Vintage Rodeo Parent, LLC v. Rent-A-Center, Inc.
Court of Chancery of Delaware
March 11, 2019, Submitted; March 14, 2019, Decided
C.A. No. 2018-0927-SG
GLASSCOCK, Vice Chancellor
Plaintiff Vintage Capital Management, LLC ("Vintage Capital) indirectly owns stores offering consumer goods to the public under the trade name "Buddy's." Buddy's is a "rent-to-own" retailer. This business model offers consumers an alternative to paying for goods with cash or credit, and taking immediate title. Under the rent-to-own model, as I understand it, the consumer "rents" the item, the seller retains title, the consumer makes payments denominated "rental payments," which contain an amount of principal payment, and if the consumer is able to complete the contractual payments, title is then transferred to the consumer. Vintage Capital, through two affiliates (collectively with Vintage Capital, "Vintage" or the "Vintage Entitities"), entered a merger agreement to acquire Defendant Rent-A-Center, Inc. ("Rent-A-Center"), a bigger player in the rent-to-own [*3] market. Because of the overlap of these competing retail operations, the parties knew that Federal Trade Commission ("FTC") permission would be required for the merger, and that the review process could be lengthy. Therefore, in a vigorously negotiated provision, the merger agreement provided an "End Date," six months from signing, after which either party could terminate the merger agreement. If, however, the FTC review process was still ongoing, each party negotiated for itself the unilateral right to extend the End Date for three months (and a second time for an additional three months), by giving the other side notice of the election to extend before the original End Date. By doing so, the extending party was binding both its counterparty and itself to compliance with the merger terms during the extension period. If neither party chose to extend the End Date, the merger was not terminated once that date had passed—both parties were still bound by the merger agreement, but either could terminate at will, simply by giving notice.
Thus, as the End Date approached, each party had a set of decisions to contemplate. It could give notice of election to extend, in which case both it and [*4] its counterparty would be bound to use commercially reasonable efforts to close during the extension period before the new End Date. If it chose not to extend, the party would nonetheless continue to be so bound if the counterparty gave notice of election to extend.Read The Full CaseNot a Lexis Advance subscriber? Try it out for free.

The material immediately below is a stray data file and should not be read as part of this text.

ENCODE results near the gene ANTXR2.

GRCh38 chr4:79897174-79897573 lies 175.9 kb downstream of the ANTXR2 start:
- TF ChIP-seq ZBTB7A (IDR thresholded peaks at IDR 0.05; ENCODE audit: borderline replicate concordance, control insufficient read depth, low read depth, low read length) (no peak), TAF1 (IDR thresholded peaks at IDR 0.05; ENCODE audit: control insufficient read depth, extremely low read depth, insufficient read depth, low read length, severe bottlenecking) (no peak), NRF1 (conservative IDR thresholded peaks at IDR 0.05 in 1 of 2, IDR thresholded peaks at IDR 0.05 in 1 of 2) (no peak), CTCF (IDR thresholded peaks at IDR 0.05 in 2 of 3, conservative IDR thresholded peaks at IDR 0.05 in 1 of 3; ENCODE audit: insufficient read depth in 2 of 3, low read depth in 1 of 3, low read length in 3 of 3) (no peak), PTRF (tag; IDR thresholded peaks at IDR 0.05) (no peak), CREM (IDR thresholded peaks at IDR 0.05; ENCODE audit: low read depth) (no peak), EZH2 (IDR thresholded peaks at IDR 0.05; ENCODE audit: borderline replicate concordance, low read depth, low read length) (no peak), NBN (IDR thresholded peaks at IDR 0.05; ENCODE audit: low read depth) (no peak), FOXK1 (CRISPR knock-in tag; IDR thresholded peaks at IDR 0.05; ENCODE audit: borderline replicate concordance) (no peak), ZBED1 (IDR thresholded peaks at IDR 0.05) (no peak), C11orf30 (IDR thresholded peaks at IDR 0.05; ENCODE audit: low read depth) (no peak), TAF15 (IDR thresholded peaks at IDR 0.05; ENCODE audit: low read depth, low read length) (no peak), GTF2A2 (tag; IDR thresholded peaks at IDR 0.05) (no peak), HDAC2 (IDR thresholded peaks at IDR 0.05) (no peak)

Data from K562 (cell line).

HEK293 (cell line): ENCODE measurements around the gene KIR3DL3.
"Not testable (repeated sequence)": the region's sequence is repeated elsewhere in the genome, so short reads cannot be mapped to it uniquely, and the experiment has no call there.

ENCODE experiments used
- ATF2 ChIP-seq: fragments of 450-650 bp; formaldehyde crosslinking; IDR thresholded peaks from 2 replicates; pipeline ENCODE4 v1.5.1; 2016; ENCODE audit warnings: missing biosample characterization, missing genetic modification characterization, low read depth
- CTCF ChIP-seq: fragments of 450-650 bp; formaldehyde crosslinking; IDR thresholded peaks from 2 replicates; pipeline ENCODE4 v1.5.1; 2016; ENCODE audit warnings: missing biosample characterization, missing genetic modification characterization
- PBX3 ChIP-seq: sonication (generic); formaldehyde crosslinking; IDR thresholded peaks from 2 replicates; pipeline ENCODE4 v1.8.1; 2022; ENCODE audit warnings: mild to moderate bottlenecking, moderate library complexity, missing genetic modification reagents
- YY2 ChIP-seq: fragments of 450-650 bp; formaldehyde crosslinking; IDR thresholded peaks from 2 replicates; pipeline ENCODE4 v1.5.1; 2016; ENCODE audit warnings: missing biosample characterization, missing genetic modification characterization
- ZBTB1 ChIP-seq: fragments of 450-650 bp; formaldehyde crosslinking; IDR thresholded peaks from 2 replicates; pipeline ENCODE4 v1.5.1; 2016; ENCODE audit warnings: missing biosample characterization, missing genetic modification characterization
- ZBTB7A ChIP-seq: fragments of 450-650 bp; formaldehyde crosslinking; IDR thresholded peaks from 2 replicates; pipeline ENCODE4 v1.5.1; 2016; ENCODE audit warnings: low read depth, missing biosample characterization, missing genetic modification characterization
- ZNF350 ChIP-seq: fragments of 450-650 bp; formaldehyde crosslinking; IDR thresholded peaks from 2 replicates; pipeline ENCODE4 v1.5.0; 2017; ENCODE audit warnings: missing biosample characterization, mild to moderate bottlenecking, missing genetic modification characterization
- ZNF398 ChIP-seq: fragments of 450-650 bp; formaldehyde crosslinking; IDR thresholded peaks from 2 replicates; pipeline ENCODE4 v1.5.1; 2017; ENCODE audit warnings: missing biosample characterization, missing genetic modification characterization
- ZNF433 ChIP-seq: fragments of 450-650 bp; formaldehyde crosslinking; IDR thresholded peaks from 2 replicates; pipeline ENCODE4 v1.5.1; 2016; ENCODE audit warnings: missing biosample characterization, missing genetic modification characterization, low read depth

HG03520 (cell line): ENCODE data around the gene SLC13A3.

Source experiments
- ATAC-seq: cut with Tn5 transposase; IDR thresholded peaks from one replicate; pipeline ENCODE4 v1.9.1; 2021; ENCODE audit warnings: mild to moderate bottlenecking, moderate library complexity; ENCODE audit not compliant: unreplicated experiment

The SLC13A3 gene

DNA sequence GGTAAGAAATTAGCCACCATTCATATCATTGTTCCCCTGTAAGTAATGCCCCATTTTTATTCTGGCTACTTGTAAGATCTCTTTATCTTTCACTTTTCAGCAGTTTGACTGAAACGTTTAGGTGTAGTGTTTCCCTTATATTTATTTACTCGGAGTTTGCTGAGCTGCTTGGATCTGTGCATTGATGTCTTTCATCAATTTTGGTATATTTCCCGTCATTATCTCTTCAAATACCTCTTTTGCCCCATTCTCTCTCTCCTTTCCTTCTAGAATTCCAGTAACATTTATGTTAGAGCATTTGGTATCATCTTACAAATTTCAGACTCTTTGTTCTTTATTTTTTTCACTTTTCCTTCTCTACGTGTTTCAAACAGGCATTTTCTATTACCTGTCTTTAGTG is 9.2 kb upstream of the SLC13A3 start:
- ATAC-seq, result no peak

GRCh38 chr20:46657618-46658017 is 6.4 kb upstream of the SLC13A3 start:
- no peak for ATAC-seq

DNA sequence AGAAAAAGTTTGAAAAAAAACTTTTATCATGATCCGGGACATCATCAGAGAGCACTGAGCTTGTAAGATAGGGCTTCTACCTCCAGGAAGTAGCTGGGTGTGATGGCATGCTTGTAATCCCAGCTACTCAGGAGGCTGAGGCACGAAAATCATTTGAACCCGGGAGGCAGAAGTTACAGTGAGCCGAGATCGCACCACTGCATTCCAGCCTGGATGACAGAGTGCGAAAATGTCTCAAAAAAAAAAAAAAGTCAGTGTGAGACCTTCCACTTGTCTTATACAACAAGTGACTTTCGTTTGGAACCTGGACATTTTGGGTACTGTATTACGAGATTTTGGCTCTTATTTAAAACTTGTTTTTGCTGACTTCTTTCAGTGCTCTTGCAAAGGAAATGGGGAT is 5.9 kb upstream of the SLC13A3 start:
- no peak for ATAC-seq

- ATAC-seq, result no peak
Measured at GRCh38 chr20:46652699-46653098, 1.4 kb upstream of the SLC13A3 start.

Full case includes Shepard's, Headnotes, Legal Analytics from Lex Machina, and more.
2019 Del. Ch. LEXIS 87 *; 2019 WL 1223026
VINTAGE RODEO PARENT, LLC, a Delaware limited liability company, VINTAGE RODEO ACQUISITION, INC., a Delaware corporation, and VINTAGE CAPITAL MANAGEMENT, LLC, a Delaware limited liability company, Plaintiffs, and B. RILEY FINANCIAL, INC., a Delaware corporation, Intervenor-Plaintiff, v. RENT-A-CENTER, INC., a Delaware corporation, Defendant.RENT-A-CENTER, INC., a Delaware corporation, Counterclaim-Plaintiff, v. VINTAGE RODEO PARENT, LLC, a Delaware limited liability company, and B. RILEY FINANCIAL, INC., a Delaware corporation, Counterclaim-Defendants.
Notice: THIS OPINION HAS NOT BEEN RELEASED FOR PUBLICATION. UNTIL RELEASED, IT IS SUBJECT TO REVISION OR WITHDRAWAL.
merger agreement, end date, Merger, terminate, parties, notice, election, commercially reasonable, written notice, right to terminate, termination fee, counterparty, consummate, contractual, antitrust, financing, notice of election, contractual right, bind, Entities, waiting period, circumstances, requirement of notice, stockholder, conditions, terms, waive, integration, obligations, compliance
Contracts Law, Contract Interpretation, Defenses, Failure to Read Contract, Evidence, Burdens of Proof, Allocation, Business & Corporate Compliance, Contract Conditions & Provisions, Waivers, Notice, Contracts Law, Standards of Performance, Substantial Performance, Waivers, Standards of Performance, Affirmative Defenses, Fraud & Misrepresentation, Illusory Promises, Contract Interpretation, Good Faith & Fair Dealing, Contract Formation, Consideration, Promissory Estoppel, Estoppel, Equitable Estoppel, Clear & Convincing Proof, Remedies, Equitable Relief, Estoppel, Reformation, Intent